Amar Bail

A plant of eternity

Archive for October, 2010

The two sides

Posted by Haris Gulzar on October 24, 2010

There are always the two sides to every action we do, or every decision we make. One is what our mind thinks should be done, and the other is what our heart asks us to do. The two paths our mind and heart wants us to choose may not always differ, but they may not always be the same either. More often than not, the paths differ when it is about another person related to you, when you want to save a relationship, when you want to trust and compromise, and when you want to explain your point or be explained by the other person…

We are humans. Mind vs Heart We make mistakes and we know that we cannot be perfect. Still, we expect others to be perfect, we expect perfect love, we expect perfect trust, perfect friendship, 100% possession and what not, and we demand for explanations if the other person doesn’t come up to our expectations. This behavior I think is natural, and this is where the two sides come into play. Expectations is what our heart has. Perfectness is what our heart desires, loving and being loved is to do with heart. Trusting a person involves the heart of the person who is putting his trust into another person. These concepts are all abstract and only understood by a heart. They probably don’t have anything logical in them. You might still trust someone even after being betrayed. You might still love someone even after being hurt. You might still care for someone even if you don’t get care in return. Seems absurd, but I’d say this is natural. Against this, your mind might think to take revenge, to hurt the person who hurt you, or to leave alone the person who doesn’t care for you. Our heart lives in a perfect world where there is nothing logical, whereas our mind puts logic in our decisions.

A few days back I wrote a post titled Explanations and got different comments on that post. Different point of views I must say, for those comments open to us the different ways of thinking people engage themselves in. One of the comments I got to that post said that people even lose their friendship and don’t listen and make stupid assumptions based on something told by someone else. I just can’t agree more to this comment, for the reason to this behavior, I think, is the conflict between heart and mind. Your heart doesn’t expect that person to do what you heard was done by the other person, but your mind wants to take revenge and puts those stupid assumptions before you. You want explanations from that person, something your mind desires, whereas the other person expects you to understand without any explanations, something that the heart desires.

My friend Ali Adnan wrote a post titled Perfect Trust in reply to my post. This post, I think sort of answers the points put forward by him. My friend says perfectness is not meant for this world, whereas I’d say, perfectness IS meant for this world, its just that this world itself has two sides to it, one where our mind lives, a world of logic that is, and one where our heart dwells, the world of perfectness…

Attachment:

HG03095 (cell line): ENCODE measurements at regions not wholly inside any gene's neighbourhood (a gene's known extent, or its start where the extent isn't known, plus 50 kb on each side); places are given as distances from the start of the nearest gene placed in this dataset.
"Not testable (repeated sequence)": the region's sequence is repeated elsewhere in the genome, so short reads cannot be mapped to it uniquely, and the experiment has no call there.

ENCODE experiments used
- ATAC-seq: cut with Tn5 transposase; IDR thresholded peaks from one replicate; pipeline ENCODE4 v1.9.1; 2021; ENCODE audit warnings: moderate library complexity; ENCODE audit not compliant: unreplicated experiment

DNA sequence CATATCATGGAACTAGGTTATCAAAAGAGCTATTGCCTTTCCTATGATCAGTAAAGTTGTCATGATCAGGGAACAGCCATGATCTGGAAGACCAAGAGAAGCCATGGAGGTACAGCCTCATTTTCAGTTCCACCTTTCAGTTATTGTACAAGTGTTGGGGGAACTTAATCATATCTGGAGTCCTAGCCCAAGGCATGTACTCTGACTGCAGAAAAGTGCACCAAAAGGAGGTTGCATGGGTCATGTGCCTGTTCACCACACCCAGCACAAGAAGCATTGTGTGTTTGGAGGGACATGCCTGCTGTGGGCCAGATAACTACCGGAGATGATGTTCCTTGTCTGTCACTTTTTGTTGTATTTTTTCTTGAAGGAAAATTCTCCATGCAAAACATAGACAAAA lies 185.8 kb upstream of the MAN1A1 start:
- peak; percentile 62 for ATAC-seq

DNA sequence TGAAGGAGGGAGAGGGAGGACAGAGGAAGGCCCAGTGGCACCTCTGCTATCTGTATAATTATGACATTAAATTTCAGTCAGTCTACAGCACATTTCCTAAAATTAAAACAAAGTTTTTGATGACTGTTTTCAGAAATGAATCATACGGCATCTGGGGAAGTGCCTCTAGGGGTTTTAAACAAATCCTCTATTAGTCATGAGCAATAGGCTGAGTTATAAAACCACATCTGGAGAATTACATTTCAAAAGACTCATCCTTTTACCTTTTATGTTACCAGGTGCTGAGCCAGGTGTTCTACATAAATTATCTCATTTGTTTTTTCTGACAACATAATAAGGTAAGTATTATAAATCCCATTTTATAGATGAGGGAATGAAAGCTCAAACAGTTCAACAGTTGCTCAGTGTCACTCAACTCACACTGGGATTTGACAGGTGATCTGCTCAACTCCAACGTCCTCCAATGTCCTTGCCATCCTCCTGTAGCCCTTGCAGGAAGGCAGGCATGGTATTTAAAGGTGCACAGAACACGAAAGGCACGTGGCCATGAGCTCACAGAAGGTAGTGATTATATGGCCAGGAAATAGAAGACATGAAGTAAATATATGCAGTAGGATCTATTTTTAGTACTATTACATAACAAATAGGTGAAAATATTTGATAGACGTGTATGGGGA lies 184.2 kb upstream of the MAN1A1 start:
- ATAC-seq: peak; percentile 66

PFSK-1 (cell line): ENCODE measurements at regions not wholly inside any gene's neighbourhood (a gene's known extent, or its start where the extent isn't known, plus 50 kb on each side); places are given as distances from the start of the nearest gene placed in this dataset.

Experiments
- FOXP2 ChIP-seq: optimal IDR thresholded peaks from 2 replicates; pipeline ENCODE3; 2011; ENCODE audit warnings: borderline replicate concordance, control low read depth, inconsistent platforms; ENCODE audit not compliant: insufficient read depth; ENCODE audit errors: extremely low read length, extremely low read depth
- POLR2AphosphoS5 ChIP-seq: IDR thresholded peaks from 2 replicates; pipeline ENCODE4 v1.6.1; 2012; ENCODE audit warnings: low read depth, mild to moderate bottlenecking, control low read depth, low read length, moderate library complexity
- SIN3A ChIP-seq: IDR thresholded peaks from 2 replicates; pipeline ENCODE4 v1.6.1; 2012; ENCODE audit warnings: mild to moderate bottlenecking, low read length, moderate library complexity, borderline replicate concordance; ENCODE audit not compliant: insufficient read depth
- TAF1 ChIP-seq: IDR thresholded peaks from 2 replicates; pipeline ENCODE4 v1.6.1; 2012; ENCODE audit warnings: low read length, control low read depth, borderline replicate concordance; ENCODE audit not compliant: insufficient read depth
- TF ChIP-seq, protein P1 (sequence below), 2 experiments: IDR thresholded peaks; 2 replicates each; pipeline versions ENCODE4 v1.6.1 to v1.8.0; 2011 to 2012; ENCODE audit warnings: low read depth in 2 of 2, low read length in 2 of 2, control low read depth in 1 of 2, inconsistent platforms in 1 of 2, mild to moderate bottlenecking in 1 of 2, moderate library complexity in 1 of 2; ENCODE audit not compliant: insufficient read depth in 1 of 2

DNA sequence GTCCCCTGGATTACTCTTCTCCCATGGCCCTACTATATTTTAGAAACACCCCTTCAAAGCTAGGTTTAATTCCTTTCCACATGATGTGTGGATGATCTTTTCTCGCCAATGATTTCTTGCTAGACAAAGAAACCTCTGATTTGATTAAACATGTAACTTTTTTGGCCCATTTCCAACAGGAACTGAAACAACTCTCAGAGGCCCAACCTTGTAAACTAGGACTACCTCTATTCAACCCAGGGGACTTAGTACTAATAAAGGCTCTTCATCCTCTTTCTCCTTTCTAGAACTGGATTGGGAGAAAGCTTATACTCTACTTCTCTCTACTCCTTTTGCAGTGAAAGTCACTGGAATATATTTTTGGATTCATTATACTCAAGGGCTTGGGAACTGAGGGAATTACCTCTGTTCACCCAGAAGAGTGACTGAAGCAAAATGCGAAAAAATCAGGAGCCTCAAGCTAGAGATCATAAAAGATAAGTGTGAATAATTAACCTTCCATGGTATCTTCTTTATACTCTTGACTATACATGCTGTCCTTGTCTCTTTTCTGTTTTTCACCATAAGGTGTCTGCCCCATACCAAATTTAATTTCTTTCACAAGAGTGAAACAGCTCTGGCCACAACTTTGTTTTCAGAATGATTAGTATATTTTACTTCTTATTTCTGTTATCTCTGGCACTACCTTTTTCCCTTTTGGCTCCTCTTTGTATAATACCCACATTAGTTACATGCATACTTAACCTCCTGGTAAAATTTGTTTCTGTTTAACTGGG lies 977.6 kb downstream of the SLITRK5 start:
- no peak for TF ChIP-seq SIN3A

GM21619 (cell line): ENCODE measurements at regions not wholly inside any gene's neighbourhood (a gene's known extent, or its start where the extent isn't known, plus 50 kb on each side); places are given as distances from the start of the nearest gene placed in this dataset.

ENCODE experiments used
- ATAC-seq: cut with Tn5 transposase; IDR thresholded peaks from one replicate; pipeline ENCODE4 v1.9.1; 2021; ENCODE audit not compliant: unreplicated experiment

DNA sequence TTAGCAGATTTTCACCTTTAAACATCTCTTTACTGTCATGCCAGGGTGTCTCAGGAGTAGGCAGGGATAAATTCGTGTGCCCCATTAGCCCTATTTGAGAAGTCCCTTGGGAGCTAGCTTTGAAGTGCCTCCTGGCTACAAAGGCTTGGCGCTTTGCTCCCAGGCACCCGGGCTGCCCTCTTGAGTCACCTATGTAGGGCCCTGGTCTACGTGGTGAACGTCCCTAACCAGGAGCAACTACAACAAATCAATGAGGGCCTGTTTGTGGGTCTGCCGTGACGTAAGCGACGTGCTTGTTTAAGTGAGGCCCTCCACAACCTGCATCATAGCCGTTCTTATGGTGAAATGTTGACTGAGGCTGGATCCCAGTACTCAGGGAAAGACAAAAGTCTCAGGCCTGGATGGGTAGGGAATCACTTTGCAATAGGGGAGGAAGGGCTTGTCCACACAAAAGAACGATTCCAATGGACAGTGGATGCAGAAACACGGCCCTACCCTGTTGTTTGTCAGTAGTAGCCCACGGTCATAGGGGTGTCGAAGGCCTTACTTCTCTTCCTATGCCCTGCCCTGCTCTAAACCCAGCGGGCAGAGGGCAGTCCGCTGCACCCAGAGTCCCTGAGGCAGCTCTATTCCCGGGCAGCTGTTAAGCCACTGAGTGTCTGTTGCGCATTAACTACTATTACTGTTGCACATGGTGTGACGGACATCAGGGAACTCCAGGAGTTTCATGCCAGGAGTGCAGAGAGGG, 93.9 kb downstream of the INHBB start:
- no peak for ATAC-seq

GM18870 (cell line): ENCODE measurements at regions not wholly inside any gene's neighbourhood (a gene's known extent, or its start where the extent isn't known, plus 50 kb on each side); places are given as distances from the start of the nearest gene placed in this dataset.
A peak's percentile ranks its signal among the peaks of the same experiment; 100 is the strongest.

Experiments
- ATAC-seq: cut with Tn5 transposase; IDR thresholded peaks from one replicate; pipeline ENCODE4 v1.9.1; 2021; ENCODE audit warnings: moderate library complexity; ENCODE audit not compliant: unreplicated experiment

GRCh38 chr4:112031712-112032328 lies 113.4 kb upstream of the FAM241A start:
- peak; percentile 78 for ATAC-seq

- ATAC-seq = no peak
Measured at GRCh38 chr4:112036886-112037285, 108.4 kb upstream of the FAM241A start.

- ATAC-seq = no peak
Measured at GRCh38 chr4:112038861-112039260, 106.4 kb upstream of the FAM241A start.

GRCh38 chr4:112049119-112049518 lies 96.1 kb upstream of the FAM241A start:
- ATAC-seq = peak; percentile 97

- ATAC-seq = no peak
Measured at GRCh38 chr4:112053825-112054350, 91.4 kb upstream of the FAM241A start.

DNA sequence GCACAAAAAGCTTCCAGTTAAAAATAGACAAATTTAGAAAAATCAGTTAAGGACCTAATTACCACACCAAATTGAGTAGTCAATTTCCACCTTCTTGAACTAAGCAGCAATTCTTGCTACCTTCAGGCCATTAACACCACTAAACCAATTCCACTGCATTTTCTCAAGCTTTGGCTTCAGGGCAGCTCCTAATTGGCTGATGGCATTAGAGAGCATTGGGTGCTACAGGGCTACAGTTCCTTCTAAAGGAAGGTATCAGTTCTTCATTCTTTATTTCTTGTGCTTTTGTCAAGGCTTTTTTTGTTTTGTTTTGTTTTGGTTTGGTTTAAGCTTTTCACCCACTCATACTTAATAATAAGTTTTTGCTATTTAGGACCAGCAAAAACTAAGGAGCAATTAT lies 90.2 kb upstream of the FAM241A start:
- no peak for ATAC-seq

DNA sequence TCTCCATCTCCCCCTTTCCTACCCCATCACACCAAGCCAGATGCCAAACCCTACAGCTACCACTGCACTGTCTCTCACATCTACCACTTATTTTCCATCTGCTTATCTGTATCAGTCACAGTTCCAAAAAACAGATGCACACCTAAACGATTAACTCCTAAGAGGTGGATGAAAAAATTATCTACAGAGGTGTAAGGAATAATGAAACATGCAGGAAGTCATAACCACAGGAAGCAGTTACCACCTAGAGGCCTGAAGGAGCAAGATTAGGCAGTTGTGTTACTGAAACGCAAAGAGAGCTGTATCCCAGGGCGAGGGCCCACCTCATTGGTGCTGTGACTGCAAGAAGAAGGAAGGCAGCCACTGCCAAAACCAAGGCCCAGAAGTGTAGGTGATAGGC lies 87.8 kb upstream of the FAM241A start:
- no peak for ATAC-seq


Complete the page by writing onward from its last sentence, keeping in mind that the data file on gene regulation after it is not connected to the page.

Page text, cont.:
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Posted by Haris Gulzar on October 14, 2010

I have always believed that trust is the basic component in a successful relationship. Where there is trust, there is understanding, and there is compromise. This trust takes away all chances of Explanations coming in at any point in time in a successful relationship. Obviously, this trust has to be practiced from both ends for the relationship to work out…

But is it practically possible to always trust and be trusted in return? There are times when a doubt in a person’s mind asks for some explanations. But does it mean that the trust is fading away? Or can this explanation be a means to strengthen the trust even more? I once read a quotation that went something like “Never explain, for those who understand don’t need it, and those who need it won’t understand anyway” by Elbert Hubbard. I sort of believed in this quotation. Why would you need to explain your point to someone you expect to understand things themselves? And if you don’t think they’ll understand, are they even important? If you expect them to understand you, they should be the one telling you that they know your point and you don’t need to explain it, and if it is you having to explain why you did whatever you did, you first need to think if the person you’re explaining your point to is even worth your explanation.

But now I think I have a changed perspective. Although I still don’t have any counter arguments for having understanding in a relationship, but I think there are times when a person should be given a second chance. A chance to explain his point and to prove himself innocent. Although, as I said above, having to prove your point and having to explain your situation puts a big dent in your existing relationship, but it can even prove to be a last resort to save a relationship. Not explaining and waiting for others to understand things themselves would probably put a bigger dent. Though one should try and avoid any situation where there are explanations required, but if need be, I think, one should not hesitate to put some trust back in the relationship and explain his/her point, for losing a relationship is a bigger loss than not having to explain…

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